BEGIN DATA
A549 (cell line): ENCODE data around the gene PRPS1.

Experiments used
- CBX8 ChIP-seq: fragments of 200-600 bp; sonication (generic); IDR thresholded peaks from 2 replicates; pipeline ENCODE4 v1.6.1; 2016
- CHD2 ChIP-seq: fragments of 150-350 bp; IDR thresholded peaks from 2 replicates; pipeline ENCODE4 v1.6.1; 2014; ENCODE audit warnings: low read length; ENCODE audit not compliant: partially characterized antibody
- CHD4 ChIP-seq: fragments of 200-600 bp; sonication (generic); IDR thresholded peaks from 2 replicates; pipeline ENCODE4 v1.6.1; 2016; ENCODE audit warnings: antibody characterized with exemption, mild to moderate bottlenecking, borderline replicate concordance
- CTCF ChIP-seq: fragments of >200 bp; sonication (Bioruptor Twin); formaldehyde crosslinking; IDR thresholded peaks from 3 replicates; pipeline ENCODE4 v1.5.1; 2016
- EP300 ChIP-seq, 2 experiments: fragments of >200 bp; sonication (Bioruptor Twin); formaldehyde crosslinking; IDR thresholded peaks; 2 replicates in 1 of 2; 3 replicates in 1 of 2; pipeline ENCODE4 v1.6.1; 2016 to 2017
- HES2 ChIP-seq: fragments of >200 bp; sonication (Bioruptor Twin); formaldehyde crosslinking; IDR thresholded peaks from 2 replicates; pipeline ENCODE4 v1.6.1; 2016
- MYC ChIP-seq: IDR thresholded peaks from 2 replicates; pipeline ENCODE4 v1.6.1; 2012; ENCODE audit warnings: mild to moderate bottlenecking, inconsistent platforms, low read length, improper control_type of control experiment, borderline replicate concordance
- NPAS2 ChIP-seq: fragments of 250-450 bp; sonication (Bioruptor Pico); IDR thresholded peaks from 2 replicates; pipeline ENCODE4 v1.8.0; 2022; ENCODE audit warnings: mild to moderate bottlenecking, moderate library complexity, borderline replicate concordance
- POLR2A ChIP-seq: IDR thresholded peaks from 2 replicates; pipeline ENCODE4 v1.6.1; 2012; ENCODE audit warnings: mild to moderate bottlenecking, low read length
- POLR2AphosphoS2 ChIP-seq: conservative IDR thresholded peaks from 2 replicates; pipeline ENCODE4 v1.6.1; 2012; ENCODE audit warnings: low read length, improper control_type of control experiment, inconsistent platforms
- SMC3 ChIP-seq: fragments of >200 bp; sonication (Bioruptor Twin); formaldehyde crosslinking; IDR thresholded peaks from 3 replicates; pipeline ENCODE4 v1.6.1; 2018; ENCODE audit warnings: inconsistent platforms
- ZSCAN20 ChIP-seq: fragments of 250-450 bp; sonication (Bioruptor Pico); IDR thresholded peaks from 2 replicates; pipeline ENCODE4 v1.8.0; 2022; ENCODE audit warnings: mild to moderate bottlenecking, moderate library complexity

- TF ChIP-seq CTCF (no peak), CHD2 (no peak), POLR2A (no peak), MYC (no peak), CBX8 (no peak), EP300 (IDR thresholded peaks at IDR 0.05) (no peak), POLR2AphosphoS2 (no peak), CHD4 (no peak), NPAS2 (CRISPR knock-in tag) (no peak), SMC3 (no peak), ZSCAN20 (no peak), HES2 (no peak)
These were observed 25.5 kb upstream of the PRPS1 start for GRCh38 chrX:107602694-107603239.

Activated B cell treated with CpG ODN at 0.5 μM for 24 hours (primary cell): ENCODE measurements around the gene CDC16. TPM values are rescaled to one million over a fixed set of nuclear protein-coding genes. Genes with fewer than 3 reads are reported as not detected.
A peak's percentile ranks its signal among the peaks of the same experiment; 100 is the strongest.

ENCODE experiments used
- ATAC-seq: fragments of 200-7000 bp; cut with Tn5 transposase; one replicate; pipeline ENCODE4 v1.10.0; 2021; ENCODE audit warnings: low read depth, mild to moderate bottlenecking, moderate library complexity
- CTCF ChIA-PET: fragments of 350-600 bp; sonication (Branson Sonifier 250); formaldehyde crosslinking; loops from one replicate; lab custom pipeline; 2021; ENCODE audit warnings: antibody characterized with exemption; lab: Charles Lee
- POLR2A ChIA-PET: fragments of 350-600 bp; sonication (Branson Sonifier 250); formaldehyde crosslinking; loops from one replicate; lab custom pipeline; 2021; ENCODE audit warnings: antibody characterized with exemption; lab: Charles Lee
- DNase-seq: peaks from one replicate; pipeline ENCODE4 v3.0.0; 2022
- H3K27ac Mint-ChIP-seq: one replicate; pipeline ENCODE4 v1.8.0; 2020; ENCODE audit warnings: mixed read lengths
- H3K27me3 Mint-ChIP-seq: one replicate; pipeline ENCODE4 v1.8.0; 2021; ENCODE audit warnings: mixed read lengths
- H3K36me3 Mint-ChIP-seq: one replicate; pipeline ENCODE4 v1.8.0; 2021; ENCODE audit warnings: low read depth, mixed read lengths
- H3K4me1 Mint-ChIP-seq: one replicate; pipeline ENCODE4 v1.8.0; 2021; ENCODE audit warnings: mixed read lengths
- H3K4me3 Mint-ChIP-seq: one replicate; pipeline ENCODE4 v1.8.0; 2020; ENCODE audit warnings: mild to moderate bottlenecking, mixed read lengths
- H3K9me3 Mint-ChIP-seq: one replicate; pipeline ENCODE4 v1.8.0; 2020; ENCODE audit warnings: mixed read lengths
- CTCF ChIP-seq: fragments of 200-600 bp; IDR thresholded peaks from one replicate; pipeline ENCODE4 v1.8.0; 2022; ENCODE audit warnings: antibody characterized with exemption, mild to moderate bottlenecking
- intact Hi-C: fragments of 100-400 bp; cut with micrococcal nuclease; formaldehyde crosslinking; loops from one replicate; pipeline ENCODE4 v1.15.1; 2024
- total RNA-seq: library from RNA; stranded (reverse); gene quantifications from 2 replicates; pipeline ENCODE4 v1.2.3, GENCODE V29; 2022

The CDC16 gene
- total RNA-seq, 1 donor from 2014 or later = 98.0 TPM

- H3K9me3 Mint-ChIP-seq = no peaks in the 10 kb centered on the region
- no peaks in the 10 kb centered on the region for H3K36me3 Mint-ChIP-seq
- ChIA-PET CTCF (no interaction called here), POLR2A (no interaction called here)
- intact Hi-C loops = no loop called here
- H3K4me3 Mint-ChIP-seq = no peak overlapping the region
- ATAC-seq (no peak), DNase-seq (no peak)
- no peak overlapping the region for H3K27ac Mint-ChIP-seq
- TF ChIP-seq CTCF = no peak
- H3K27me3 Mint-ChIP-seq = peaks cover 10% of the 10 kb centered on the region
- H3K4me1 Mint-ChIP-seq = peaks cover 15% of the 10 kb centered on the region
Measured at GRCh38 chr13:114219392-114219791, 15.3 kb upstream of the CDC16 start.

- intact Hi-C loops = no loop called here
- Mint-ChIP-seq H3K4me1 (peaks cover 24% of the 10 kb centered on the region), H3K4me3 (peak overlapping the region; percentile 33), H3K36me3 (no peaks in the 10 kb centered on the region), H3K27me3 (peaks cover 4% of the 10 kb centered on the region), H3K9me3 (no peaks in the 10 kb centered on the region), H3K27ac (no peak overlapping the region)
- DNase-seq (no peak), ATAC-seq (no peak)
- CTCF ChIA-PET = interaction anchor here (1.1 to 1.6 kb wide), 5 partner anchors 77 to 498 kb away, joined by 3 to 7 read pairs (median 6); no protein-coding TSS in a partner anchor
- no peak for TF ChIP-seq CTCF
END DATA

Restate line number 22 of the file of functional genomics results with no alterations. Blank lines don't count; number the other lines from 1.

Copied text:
- POLR2A ChIA-PET: fragments of 350-600 bp; sonication (Branson Sonifier 250); formaldehyde crosslinking; loops from one replicate; lab custom pipeline; 2021; ENCODE audit warnings: antibody characterized with exemption; lab: Charles Lee